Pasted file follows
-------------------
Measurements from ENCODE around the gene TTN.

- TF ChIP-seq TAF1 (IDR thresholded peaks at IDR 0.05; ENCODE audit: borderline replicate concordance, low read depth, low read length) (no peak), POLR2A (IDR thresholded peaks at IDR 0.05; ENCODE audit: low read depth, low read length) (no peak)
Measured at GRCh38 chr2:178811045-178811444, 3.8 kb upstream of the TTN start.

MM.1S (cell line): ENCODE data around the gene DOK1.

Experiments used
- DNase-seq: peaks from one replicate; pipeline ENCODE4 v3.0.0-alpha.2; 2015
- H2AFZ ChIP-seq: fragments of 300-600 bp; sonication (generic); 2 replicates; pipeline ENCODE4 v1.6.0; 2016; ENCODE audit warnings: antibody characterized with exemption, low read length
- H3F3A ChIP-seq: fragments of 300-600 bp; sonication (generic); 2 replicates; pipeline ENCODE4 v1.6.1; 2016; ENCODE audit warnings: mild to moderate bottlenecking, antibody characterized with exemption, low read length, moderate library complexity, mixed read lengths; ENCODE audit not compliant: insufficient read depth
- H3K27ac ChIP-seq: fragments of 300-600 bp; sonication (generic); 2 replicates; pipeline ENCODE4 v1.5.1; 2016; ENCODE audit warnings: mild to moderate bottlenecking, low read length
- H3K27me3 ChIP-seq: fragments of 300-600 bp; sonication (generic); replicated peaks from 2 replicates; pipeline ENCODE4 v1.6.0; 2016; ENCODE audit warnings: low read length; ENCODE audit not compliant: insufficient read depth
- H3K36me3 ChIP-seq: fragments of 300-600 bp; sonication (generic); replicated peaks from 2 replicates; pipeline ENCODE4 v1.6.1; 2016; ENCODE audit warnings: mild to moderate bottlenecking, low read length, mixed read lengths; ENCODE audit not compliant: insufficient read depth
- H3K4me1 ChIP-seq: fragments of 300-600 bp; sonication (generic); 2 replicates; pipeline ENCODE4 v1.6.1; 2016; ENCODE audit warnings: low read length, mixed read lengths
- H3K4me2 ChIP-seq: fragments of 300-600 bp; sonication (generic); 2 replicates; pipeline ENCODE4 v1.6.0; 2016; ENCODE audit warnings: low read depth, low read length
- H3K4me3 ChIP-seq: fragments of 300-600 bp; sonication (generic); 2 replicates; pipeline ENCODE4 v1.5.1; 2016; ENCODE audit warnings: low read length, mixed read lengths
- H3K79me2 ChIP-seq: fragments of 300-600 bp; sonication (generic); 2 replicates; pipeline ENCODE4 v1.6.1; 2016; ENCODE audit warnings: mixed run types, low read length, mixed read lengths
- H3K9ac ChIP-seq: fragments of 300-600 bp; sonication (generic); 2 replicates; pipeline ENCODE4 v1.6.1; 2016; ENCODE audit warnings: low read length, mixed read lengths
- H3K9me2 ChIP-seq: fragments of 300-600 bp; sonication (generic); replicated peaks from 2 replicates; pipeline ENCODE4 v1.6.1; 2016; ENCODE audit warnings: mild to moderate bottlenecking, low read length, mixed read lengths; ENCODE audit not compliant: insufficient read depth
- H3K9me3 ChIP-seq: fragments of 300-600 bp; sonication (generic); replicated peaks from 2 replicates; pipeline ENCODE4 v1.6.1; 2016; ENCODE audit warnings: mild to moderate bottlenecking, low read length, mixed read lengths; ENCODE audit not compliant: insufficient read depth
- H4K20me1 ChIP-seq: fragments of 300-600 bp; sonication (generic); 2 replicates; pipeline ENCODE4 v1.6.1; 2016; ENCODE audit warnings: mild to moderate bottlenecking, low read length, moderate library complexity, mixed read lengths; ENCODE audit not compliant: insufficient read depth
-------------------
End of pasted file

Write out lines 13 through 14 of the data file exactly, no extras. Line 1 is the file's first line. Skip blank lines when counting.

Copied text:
- H3K4me2 ChIP-seq: fragments of 300-600 bp; sonication (generic); 2 replicates; pipeline ENCODE4 v1.6.0; 2016; ENCODE audit warnings: low read depth, low read length
- H3K4me3 ChIP-seq: fragments of 300-600 bp; sonication (generic); 2 replicates; pipeline ENCODE4 v1.5.1; 2016; ENCODE audit warnings: low read length, mixed read lengths